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Park officially an 'oasis'

Last updated 05:00 17/01/2014
Mike Wilcox
DIVERSE RESERVE: Mike Wilcox from the Auckland Botanical Society helped identify more than 500 plant species at Dingle Dell reserve in St Heliers.

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Dingle Dell reserve's status as an "oasis in an urban area" has been made official by the Auckland Botanical Society.

The society published a report of the popular council park nestled between Fern Glen Rd North and South, Woodside Cres and Parkside St.

The survey was published in December and found more than 500 types of plant-life including varieties of native and exotic trees, ferns, shrubs, lichens and moss.

Vice-president Mike Wilcox, who co-authored the survey, says the natural reserve boasts interesting and diverse plant-life.

"It's one of the few patches of bush remaining in this part of Auckland.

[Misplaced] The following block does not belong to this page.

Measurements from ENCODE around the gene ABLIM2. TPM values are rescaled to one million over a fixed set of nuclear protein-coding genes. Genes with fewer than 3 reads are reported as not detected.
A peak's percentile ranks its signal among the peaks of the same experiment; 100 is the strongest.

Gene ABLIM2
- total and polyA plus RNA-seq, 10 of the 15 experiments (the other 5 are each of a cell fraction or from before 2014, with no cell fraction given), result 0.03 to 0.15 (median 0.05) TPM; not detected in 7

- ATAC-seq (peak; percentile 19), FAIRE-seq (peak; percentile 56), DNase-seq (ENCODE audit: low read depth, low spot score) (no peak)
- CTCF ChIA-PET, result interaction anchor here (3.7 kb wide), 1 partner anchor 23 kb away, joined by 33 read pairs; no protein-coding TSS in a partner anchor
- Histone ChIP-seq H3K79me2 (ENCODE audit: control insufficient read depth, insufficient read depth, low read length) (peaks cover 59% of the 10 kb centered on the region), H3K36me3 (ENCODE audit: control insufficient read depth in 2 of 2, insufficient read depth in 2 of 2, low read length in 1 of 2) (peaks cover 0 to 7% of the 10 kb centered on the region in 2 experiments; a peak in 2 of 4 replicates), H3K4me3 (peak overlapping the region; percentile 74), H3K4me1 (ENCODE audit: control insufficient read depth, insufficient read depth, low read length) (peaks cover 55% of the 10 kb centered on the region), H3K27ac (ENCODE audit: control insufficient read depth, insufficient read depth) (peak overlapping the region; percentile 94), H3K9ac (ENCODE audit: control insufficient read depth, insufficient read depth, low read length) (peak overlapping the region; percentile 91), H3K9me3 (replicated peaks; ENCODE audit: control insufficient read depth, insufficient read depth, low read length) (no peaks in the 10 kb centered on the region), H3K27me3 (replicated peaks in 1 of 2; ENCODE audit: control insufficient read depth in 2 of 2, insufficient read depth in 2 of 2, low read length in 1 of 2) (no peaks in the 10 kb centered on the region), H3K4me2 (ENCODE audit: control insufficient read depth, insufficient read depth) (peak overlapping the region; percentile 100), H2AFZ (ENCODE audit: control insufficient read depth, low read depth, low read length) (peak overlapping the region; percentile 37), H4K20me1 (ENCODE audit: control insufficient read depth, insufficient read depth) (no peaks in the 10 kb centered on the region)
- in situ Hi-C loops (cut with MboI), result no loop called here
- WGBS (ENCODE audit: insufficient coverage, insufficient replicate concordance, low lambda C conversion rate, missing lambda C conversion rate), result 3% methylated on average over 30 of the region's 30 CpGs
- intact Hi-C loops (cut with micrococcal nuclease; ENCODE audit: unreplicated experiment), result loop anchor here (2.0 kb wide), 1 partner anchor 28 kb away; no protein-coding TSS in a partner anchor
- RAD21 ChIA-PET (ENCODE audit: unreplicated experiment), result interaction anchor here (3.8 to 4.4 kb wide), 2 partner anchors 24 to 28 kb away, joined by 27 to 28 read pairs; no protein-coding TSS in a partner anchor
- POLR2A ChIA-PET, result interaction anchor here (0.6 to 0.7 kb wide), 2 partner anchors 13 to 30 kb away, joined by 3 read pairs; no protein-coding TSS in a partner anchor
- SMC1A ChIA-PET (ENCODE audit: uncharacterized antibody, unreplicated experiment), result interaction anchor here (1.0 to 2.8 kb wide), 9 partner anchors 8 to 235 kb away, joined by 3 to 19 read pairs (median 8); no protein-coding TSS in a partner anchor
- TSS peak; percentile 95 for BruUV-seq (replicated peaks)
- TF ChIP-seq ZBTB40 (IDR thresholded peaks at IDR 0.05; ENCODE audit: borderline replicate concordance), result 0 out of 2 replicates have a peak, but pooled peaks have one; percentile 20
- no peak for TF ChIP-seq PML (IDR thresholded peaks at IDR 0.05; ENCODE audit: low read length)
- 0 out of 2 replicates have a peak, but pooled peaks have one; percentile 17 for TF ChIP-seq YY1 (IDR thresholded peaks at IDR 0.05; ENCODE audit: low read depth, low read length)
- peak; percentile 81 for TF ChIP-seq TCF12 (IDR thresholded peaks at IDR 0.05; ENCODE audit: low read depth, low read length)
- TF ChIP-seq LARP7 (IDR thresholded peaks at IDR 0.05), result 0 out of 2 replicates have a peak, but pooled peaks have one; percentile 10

"This particular piece of forest is special because there is so little of it left in this part of Auckland.

"I'd like people to realise that this bit of forest has got value ... it's an oasis in an urban area."

The 9-hectare council reserve is popular for its walking tracks. It also has a large open grass area which is used for public concerts.

The land was originally one of four farms owned by Major Thomas Bunbury around 1842.

The Botanical Society says it was set aside "as a reserve of native bush" around 1904 and was transferred to Auckland Council in 1930.

It underwent a planting boom by members of The Tree Society which was formed in 1953.

Led by Winifred Huggins - also known as ‘The Tree Lady' - the group planted many trees including natives like pohutukawa and nikau palms. They also planted many kauri trees which stand tall today. Introduced trees include the weeping willow, the poplar, black bean and the turkey oak.

The report is available at the Auckland Library and to the Auckland Botanic Society's 230 members. Email aucklandbotanical to contact the group.

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- East And Bays Courier

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